IRS has issued proposed regulations that would provide comprehensive guidance for the IRS whistleblower award program under Internal Revenue Code Sec. 7623. The proposed regs would provide guidance on issues relating to the whistleblower award program from the filing of a claim to the payment of an award, and would focus on: (1) the submission of information and filing of claims for award; (2) the administrative proceedings; and (3) the computation and payment of awards. They also would provide guidance on the determination and payment of awards, definitions of key terms, and the disclosure of return information.
Under Code Sec. 7623(a), IRS has discretionary authority to pay awards to informants (i.e., whistleblowers) in the sums it considers necessary for the detection of tax underpayments, or for the detection, trial, and punishment of tax law violators, payable from the proceeds of the amounts collected by reason of the information provided. The 2006 Tax Relief and Health Care Act added Code Sec. 7623(b), which provides that, in certain cases, individuals are entitled to receive an award of 15% to 30% of the “collected proceeds” resulting from an action based on information provided by the whistleblower. IRS has established a Whistleblower Office to administer the program.
Under Code Sec. 7623(b)(3), IRS may appropriately reduce a Code Sec. 7623(b) whistleblower award where the claim for the award is brought by an individual who planned and initiated the actions that led to the underpayment of tax or the violation of the tax laws.
Filing a claim
In large part, the proposed regs would track the previously issued guidance in the existing regs, Notice 2008-4, 2008-1 CB 253, and the Internal Revenue Manual, including the general information that individuals should submit to claim awards and the descriptions of the type of specific and credible information on taxpayers that should be submitted. An individual submitting a claim should identify a person and describe and document the facts supporting the claimant’s belief that the person owes taxes or violated the tax laws. The proposed regs would include eligibility requirements for filing claims for award and a list of ineligible claimants. The proposed regs would require individuals to file formal claims for award. The regs also reaffirm IRS’s practice of safeguarding the identity of individuals who submit information under Code Sec. 7623 whenever possible. (Prop Reg § 301.7623-1)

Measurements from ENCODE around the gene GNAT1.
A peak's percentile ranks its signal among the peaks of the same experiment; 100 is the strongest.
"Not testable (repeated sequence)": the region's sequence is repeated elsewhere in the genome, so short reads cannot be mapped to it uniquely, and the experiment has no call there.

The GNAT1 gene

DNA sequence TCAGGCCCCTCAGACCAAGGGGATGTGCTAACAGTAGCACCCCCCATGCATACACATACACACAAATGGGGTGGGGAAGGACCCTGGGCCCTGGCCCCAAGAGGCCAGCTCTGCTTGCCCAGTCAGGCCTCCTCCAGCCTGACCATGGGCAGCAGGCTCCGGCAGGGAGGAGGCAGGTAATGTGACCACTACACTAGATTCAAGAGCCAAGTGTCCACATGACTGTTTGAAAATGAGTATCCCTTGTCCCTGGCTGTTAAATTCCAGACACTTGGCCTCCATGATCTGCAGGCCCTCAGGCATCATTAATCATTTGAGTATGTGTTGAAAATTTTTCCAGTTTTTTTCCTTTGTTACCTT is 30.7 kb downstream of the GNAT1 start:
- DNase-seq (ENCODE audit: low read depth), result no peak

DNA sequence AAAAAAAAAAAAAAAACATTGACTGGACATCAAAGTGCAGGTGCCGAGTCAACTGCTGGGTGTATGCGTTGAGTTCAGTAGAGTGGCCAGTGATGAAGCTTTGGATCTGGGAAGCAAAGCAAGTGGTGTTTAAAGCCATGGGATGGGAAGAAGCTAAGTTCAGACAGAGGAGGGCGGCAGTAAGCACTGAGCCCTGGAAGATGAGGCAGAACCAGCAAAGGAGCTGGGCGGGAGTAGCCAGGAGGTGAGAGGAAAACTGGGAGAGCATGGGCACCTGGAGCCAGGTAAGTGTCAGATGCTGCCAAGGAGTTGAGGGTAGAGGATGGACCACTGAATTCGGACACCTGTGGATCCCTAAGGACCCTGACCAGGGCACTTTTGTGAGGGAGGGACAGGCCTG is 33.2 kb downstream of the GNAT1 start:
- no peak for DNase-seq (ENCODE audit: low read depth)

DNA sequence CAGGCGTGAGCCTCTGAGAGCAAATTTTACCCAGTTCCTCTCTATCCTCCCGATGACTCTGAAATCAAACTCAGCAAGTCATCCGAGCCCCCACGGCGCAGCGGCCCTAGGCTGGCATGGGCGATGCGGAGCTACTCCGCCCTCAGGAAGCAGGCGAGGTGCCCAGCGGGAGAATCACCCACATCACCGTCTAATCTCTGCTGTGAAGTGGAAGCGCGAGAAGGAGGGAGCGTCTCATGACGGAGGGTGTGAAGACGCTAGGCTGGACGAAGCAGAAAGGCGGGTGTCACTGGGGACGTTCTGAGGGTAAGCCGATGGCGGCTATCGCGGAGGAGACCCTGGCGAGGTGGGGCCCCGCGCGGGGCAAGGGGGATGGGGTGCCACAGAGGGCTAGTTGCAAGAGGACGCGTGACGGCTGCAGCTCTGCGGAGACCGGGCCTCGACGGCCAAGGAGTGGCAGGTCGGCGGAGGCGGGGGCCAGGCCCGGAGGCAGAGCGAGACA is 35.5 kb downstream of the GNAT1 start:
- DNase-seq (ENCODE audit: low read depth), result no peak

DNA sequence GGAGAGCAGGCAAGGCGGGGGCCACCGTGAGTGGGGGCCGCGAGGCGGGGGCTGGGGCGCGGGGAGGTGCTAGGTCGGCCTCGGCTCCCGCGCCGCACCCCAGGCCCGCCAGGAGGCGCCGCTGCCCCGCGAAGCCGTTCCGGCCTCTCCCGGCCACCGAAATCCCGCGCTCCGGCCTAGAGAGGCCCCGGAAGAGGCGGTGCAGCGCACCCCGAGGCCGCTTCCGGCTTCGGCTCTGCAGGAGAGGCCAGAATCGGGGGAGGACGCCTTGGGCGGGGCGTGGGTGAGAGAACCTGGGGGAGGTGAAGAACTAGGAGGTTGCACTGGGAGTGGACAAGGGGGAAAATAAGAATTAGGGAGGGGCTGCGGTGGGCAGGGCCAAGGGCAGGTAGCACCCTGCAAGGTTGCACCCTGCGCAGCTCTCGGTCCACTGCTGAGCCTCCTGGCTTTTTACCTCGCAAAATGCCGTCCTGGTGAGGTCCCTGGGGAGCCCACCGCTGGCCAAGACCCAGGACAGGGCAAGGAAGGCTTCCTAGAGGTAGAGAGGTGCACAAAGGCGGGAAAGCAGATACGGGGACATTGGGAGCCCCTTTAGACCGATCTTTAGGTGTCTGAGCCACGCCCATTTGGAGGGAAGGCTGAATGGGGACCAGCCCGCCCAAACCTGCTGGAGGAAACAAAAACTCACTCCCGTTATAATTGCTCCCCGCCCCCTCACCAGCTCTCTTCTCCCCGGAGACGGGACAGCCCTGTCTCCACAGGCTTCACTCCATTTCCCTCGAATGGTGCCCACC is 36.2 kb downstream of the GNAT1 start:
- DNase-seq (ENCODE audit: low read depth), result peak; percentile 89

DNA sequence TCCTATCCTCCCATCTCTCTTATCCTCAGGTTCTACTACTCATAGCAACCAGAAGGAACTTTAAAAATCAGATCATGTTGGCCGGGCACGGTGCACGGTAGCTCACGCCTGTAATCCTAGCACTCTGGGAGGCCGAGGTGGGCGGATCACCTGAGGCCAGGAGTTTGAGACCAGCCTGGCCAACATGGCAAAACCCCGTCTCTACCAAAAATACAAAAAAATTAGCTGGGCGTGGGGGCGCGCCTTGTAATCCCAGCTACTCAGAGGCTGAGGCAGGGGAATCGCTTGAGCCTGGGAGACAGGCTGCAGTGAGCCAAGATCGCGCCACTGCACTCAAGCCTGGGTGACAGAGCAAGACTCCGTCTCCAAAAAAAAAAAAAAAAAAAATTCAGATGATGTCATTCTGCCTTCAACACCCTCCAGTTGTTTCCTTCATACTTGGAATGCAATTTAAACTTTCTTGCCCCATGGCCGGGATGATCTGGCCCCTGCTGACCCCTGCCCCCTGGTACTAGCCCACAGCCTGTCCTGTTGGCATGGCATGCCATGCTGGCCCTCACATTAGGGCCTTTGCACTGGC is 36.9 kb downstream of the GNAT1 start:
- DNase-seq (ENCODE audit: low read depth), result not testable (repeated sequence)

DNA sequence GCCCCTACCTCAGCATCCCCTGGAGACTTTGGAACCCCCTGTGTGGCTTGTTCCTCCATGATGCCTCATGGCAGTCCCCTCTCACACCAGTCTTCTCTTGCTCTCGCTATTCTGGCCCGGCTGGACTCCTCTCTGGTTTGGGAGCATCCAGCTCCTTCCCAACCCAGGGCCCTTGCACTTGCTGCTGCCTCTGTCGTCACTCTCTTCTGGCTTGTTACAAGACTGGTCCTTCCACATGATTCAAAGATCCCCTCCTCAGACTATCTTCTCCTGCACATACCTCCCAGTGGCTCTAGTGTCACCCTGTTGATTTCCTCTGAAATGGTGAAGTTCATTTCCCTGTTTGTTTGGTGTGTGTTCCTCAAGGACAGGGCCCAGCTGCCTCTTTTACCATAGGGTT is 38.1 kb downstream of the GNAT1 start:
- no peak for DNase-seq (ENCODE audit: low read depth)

Under the proposed regs, IRS would consider an individual who identifies a pass-through entity as having identified the taxpayers with direct or indirect interests in the entity. If an individual identifies a member of a firm who promoted another identified person’s participation in an identified transaction, then IRS would consider the individual as having identified both the firm and all the other members of the firm. (Prop Reg § 301.7623-1(c)(1))
The proposed regs would clarify that IRS cannot pay an award under Code Sec. 7623 without taking some action beyond simply analyzing or investigating information submitted to it. IRS would have to initiate a new action that it wouldn’t have initiated, expand the scope of an ongoing action that it wouldn’t have expanded, or continue to pursue an ongoing action that it wouldn’t have continued but for the information provided. (Prop Reg § 301.7623-2(b))
The proposed regs would clarify which actions may be included for purposes of computing collected proceeds for purpose of an award by requiring a clear link between the original action and the other, related action. Such a link would require: (a) a direct relationship between the person identified in the information provided and subject to the original action and the person subject to the other action; and (b) a substantial similarity between the specific facts contained in the information provided and the relevant facts of the other action. Thus, related actions that were merely factually similar to the original action (e.g., taxpayers that engaged in substantially similar transactions) would not qualify. (Prop Reg § 301.7623-2(c))
The proposed regs would provide that if any portion of a refund claim that is substantively unrelated to the information provided is (1) allowed and (2) used to satisfy a tax liability attributable to the information provided instead of refunded to the taxpayer, then the allowed but non-refunded amount constitutes collected proceeds. (Prop Reg § 301.7623-2(d)(2)(i))
While the proposed regs doesn’t refer explicitly to net operating losses (NOLs), tax credits, or any other tax attributes that may factor into the computation of a taxpayer’s liability, they would provide a computational rule that reflects IRS’s position that tax attributes (such as NOLs) do not represent amounts credited to the taxpayer’s account that are directly available to satisfy current or future tax liabilities or that can be refunded. The disallowance of an NOL claimed by a taxpayer may affect the taxpayer’s liability and, in the context of a whistleblower claim, may result in collected proceeds. (Prop Reg § 301.7623-2(d)(4))